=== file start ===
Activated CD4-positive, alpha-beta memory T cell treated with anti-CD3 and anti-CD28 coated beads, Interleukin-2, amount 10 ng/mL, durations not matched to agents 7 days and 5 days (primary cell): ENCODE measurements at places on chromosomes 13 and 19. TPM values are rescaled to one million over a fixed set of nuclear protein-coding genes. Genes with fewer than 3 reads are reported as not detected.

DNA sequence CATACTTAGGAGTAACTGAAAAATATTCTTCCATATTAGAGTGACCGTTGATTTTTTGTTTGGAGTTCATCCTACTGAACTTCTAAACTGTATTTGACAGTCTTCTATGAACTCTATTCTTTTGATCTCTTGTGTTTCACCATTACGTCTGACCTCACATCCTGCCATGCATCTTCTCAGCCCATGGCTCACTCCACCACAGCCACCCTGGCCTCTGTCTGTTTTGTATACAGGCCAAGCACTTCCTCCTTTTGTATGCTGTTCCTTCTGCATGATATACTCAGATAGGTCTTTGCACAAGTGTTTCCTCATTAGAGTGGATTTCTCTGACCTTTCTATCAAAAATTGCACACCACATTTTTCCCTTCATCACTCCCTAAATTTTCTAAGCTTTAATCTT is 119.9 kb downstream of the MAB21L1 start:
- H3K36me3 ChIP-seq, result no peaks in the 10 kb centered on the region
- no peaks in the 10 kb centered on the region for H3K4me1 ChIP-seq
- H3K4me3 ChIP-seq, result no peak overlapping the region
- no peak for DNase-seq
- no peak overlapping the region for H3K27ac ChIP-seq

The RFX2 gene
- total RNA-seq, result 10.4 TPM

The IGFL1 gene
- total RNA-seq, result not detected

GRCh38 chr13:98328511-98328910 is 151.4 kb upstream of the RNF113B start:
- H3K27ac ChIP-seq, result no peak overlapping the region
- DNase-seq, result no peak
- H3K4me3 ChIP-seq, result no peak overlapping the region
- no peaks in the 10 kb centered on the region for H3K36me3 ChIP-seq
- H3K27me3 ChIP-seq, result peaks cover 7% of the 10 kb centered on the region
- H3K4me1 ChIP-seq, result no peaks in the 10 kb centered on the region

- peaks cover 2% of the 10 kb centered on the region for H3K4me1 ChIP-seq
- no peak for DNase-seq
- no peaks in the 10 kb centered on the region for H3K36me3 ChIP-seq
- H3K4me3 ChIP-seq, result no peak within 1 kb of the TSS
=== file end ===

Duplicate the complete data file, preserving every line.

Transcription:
Activated CD4-positive, alpha-beta memory T cell treated with anti-CD3 and anti-CD28 coated beads, Interleukin-2, amount 10 ng/mL, durations not matched to agents 7 days and 5 days (primary cell): ENCODE measurements at places on chromosomes 13 and 19. TPM values are rescaled to one million over a fixed set of nuclear protein-coding genes. Genes with fewer than 3 reads are reported as not detected.

DNA sequence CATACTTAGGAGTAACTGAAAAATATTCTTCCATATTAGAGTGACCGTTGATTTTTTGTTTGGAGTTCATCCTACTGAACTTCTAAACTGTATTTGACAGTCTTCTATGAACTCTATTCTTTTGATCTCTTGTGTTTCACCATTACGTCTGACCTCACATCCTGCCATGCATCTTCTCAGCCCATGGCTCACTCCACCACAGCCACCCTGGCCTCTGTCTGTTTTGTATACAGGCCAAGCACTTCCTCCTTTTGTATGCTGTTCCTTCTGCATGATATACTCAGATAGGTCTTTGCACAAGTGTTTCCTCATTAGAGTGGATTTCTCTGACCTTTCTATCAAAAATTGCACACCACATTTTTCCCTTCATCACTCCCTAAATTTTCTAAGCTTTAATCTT is 119.9 kb downstream of the MAB21L1 start:
- H3K36me3 ChIP-seq, result no peaks in the 10 kb centered on the region
- no peaks in the 10 kb centered on the region for H3K4me1 ChIP-seq
- H3K4me3 ChIP-seq, result no peak overlapping the region
- no peak for DNase-seq
- no peak overlapping the region for H3K27ac ChIP-seq

The RFX2 gene
- total RNA-seq, result 10.4 TPM

The IGFL1 gene
- total RNA-seq, result not detected

GRCh38 chr13:98328511-98328910 is 151.4 kb upstream of the RNF113B start:
- H3K27ac ChIP-seq, result no peak overlapping the region
- DNase-seq, result no peak
- H3K4me3 ChIP-seq, result no peak overlapping the region
- no peaks in the 10 kb centered on the region for H3K36me3 ChIP-seq
- H3K27me3 ChIP-seq, result peaks cover 7% of the 10 kb centered on the region
- H3K4me1 ChIP-seq, result no peaks in the 10 kb centered on the region

- peaks cover 2% of the 10 kb centered on the region for H3K4me1 ChIP-seq
- no peak for DNase-seq
- no peaks in the 10 kb centered on the region for H3K36me3 ChIP-seq
- H3K4me3 ChIP-seq, result no peak within 1 kb of the TSS